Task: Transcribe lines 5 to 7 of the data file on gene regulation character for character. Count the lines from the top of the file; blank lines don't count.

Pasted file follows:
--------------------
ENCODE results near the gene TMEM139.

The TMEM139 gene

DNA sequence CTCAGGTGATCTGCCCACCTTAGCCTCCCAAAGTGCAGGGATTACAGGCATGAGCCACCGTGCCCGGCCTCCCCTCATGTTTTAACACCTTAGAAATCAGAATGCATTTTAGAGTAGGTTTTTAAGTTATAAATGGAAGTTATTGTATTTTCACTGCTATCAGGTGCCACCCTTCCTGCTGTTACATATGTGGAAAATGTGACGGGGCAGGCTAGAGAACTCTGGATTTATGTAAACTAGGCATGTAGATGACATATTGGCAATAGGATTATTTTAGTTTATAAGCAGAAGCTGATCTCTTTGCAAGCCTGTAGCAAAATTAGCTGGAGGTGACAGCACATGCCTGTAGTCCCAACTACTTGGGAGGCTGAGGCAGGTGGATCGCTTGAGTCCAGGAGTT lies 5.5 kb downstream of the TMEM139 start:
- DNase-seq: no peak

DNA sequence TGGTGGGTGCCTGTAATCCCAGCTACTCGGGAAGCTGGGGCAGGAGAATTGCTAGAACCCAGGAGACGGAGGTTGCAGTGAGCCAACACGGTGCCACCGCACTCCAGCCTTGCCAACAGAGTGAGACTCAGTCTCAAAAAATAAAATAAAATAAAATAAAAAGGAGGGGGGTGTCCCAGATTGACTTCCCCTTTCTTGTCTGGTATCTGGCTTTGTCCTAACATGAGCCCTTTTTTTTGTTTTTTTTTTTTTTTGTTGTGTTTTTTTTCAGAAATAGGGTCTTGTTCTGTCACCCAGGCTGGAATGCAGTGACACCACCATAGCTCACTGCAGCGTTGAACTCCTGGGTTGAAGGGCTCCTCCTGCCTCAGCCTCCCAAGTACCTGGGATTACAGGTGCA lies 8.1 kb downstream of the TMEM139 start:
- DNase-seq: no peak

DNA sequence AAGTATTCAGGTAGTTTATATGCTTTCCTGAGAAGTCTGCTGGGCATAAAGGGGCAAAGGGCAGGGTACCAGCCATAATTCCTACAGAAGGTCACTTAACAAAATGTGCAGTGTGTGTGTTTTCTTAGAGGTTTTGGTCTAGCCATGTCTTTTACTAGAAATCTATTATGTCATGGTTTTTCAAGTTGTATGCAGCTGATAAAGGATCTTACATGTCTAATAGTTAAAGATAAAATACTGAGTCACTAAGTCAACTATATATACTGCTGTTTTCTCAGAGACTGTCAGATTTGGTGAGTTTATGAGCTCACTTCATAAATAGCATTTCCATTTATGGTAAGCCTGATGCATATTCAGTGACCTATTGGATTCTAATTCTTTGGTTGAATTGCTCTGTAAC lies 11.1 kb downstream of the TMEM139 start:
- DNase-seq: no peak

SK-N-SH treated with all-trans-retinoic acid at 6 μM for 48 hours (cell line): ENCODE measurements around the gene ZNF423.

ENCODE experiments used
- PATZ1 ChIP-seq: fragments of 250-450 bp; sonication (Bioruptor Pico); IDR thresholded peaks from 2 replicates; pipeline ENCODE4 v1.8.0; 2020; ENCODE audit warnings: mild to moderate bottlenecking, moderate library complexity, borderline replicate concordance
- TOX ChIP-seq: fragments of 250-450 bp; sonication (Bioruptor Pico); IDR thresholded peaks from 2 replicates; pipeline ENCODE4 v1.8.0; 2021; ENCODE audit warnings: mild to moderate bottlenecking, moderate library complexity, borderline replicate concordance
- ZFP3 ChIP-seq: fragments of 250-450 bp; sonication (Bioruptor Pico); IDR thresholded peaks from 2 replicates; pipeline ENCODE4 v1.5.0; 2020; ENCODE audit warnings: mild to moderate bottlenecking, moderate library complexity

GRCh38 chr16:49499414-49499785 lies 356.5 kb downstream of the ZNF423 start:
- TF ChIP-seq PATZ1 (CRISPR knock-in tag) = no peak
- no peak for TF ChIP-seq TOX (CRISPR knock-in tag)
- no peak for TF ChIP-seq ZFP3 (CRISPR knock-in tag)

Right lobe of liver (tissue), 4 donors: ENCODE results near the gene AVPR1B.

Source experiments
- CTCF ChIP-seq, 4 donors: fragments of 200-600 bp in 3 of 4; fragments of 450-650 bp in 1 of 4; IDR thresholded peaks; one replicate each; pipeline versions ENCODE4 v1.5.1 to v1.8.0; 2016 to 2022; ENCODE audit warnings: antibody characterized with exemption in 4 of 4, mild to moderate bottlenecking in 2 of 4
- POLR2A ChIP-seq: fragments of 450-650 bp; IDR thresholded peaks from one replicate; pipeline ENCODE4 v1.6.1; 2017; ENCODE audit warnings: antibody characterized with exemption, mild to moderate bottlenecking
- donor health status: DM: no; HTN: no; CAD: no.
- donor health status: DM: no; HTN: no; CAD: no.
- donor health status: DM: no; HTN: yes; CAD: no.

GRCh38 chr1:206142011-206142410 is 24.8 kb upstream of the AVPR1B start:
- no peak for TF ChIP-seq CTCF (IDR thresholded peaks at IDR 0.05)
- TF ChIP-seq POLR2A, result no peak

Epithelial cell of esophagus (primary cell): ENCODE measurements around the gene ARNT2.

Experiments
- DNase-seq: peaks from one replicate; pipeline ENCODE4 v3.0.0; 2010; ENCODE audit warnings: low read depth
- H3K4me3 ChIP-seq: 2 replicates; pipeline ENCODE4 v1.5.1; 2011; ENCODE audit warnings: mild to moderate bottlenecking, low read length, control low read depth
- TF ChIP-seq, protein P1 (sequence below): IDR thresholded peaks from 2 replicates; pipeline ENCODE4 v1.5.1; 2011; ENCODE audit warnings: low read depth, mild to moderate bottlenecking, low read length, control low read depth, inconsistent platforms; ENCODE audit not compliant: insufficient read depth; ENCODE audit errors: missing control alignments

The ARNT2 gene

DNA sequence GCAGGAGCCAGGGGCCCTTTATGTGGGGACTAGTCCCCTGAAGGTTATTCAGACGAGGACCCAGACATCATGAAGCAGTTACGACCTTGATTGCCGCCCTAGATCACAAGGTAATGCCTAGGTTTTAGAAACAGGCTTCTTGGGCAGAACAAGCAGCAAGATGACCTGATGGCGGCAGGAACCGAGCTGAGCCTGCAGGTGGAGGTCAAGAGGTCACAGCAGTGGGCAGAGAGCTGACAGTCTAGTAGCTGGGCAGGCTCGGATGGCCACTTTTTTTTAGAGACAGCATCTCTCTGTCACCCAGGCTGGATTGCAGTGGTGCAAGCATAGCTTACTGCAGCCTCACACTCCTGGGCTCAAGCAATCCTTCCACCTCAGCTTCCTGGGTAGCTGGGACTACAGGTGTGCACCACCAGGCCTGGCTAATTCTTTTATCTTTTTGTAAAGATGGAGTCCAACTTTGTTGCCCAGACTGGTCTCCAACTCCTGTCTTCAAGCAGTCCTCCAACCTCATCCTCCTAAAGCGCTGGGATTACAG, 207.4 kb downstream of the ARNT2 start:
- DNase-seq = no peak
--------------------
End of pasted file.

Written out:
DNA sequence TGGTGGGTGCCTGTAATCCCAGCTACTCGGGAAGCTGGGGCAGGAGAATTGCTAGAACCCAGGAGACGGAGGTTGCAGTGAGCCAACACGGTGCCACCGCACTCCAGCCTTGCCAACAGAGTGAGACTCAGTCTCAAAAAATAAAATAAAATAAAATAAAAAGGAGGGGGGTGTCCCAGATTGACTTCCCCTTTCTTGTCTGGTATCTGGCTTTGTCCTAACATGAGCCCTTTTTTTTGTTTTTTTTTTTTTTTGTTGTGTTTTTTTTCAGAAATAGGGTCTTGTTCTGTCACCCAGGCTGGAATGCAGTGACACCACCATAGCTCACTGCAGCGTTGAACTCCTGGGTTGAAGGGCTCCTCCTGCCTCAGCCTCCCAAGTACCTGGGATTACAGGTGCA lies 8.1 kb downstream of the TMEM139 start:
- DNase-seq: no peak

DNA sequence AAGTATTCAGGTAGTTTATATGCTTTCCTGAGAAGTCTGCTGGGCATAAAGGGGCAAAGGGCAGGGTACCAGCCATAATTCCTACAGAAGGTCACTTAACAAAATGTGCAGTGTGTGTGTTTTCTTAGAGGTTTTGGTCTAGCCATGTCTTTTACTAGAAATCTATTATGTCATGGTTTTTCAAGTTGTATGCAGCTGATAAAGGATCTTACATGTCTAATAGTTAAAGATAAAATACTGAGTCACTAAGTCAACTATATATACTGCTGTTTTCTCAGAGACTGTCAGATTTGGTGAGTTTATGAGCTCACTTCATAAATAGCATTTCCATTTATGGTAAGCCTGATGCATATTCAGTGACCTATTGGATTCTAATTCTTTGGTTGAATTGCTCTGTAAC lies 11.1 kb downstream of the TMEM139 start: